BIR gets tough on erring traders
Businessmen WHO fail to keep the value-added tax billing as a separate item in their sales invoice or official receipt are liable to a fine of up to P50,000 and a jail term of up to four years.
The Bureau of Internal Revenue has issued Revenue Regulations No. 18-2011, which prescribes the penalties for violating Sections 264 and 113 of the Tax Code.
These sections pertain to guidelines on the proper preparation of the invoice and receipt of the output tax following the sale of goods and services.
“Failure or refusal to comply … shall, upon conviction, for each act or omission, be punished by a fine of not less than P1,000 but not more than P50,000,” the regulation stated.
Those found delinquent may be imprisoned for “not less than two years, but not more than four years,” for each count, it added.
Earlier, the BIR said VAT collection could grow by 14 percent this year amid efforts to strengthen its campaign against tax cheats.
The BIR is striving to collect P196.2 billion in VAT for 2011 from the P172.2 billion reported last year.
As of the end of September, the BIR had filed with the Department of Justice at least 67 tax-evasion complaints through its Run after Tax Evaders (RATE) program.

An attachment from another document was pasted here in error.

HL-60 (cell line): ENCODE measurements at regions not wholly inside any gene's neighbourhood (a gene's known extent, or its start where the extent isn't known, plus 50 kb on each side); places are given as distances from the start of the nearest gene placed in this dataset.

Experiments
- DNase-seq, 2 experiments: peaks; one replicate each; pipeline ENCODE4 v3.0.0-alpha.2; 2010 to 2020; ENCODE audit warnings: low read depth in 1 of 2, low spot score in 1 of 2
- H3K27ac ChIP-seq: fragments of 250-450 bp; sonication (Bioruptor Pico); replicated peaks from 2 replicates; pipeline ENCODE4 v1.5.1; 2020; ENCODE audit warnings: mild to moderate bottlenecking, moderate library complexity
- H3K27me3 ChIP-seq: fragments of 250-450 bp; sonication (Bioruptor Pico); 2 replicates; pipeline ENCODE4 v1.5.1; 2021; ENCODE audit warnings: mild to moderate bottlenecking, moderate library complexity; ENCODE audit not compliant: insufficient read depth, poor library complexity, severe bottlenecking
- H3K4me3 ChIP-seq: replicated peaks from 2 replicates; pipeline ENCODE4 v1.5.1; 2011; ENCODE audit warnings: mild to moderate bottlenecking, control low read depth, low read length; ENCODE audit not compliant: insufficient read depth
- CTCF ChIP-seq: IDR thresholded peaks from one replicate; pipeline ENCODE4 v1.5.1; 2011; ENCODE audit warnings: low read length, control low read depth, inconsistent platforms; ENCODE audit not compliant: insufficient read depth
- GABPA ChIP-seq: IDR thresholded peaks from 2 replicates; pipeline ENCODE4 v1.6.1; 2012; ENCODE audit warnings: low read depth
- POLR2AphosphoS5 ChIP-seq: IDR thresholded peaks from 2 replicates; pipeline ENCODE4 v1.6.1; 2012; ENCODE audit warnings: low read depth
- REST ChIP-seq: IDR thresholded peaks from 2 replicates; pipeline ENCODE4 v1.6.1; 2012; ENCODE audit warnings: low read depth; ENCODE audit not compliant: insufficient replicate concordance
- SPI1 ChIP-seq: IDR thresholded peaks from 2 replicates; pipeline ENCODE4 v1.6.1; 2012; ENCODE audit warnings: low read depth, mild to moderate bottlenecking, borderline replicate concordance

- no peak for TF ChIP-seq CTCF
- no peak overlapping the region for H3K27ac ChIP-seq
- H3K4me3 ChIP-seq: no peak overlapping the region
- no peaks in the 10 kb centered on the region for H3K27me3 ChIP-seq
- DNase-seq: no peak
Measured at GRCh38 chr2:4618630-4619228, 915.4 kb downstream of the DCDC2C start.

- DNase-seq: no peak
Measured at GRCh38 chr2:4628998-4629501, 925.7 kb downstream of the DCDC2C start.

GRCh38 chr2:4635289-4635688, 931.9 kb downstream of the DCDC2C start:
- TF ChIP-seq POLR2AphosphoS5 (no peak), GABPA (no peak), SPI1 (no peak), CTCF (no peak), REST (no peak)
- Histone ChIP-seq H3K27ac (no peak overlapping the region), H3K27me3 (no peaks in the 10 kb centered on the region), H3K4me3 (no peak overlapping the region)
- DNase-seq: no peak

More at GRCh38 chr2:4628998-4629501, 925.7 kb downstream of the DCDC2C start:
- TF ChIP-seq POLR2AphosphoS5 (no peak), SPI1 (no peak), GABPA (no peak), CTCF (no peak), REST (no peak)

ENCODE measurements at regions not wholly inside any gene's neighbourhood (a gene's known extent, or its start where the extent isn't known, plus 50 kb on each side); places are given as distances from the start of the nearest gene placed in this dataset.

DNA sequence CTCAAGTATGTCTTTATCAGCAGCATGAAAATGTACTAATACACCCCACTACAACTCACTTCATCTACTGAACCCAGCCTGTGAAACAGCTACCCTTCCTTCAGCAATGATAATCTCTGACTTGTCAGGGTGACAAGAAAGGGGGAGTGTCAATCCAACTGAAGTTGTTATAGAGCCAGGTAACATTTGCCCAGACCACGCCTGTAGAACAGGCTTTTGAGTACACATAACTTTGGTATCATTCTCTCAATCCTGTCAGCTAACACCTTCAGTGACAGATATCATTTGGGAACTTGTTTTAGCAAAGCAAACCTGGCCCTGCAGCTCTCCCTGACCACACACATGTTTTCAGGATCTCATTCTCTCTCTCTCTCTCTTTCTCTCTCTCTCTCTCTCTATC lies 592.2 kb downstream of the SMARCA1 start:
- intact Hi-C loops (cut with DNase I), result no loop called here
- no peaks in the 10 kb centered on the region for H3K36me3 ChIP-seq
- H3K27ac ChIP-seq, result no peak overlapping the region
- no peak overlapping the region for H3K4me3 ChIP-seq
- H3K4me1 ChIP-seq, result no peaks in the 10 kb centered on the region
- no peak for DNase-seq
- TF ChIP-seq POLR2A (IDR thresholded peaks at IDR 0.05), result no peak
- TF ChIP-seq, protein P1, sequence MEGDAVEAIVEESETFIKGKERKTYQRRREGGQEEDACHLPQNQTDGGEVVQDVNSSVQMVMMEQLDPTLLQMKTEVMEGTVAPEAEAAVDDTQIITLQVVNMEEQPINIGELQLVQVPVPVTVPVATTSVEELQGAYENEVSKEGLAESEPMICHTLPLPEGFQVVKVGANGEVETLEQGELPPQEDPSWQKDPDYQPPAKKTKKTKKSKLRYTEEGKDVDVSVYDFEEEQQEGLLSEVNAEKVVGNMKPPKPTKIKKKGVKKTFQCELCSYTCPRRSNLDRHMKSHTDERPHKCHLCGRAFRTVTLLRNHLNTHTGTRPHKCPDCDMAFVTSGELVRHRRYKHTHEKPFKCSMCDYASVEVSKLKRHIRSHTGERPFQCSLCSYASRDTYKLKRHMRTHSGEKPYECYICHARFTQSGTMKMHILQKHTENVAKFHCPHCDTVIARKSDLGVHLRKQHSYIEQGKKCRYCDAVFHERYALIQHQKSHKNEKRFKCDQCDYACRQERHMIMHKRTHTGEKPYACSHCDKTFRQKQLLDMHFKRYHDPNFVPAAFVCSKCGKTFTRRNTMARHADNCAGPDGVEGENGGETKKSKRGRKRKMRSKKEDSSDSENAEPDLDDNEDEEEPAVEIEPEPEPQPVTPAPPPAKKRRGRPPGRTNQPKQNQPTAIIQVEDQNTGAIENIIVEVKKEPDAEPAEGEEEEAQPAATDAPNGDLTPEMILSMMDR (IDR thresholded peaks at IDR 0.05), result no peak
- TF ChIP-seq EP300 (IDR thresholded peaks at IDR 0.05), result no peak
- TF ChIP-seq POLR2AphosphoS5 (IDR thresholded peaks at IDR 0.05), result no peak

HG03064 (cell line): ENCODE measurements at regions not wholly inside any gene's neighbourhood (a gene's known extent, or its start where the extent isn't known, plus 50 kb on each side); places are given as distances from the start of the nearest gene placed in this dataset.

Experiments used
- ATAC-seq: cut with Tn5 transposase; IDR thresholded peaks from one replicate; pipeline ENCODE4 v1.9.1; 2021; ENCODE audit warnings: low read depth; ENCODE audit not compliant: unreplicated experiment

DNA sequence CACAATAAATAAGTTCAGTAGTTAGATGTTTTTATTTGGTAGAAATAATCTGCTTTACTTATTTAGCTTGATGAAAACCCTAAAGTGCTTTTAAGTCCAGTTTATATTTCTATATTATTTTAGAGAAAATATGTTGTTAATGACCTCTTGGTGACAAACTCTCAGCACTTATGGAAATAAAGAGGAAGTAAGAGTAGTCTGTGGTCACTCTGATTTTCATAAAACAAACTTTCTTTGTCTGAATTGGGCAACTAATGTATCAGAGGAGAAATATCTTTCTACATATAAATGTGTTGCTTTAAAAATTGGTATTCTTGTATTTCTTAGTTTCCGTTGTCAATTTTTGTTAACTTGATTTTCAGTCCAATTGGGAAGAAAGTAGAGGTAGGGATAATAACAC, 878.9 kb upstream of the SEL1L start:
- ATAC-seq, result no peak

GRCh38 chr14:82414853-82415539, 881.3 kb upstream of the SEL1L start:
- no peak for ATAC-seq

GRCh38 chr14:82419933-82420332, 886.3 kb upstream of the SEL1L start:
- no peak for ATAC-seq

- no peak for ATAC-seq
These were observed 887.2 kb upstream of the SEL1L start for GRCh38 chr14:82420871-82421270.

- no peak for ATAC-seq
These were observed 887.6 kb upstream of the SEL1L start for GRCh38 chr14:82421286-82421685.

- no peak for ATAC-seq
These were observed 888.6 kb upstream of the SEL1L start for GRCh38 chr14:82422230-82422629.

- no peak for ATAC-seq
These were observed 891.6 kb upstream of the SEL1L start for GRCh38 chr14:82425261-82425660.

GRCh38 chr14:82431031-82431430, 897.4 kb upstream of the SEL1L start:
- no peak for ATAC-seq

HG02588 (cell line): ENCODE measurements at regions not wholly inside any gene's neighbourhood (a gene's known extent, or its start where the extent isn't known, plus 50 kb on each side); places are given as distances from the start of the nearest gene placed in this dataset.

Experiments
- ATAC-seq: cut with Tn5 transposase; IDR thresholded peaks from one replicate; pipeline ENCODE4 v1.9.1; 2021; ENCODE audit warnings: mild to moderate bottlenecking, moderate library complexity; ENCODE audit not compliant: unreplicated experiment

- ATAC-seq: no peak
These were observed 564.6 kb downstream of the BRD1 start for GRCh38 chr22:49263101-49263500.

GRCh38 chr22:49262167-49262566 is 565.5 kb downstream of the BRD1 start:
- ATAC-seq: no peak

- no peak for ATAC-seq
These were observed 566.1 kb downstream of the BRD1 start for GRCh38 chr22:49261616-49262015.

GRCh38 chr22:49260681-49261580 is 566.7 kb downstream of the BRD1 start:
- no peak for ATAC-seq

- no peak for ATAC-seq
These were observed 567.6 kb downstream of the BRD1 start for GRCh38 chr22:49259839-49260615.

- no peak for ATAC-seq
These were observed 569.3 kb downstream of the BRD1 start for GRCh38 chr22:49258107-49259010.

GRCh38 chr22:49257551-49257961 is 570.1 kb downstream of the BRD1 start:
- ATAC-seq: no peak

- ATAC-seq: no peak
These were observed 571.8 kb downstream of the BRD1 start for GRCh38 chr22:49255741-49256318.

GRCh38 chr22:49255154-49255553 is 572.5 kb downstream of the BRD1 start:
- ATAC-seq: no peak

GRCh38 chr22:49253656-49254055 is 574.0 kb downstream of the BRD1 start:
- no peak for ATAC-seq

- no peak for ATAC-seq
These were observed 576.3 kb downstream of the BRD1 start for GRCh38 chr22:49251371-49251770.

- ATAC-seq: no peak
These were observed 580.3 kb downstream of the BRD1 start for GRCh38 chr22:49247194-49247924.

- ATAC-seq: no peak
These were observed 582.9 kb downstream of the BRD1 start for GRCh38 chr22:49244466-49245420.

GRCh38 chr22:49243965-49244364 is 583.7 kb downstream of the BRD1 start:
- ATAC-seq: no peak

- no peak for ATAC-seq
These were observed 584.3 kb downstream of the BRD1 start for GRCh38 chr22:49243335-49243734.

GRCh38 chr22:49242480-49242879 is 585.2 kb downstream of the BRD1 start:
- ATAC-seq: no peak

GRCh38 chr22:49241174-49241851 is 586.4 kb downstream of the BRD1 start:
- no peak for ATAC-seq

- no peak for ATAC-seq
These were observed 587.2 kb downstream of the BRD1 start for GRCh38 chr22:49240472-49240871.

In undertaking the RATE initiative, the agency said it had been receiving much-needed help from third-party informants and whistle blowers, apart from the regular lifestyle check on suspected delinquents.
According to the BIR, the VAT system itself has helped improved its ability to track erring taxpayers because it provides a paper trail.
VAT-registered taxpayers provide the BIR with a list of their suppliers and their tax payments. In particular, large companies declare their suppliers and the VAT payments credited to them.
Also, the VAT trail has led to the filing of several tax-evasion cases against celebrity endorsers because companies are required to submit the names of suppliers and the amount of their transactions with them.
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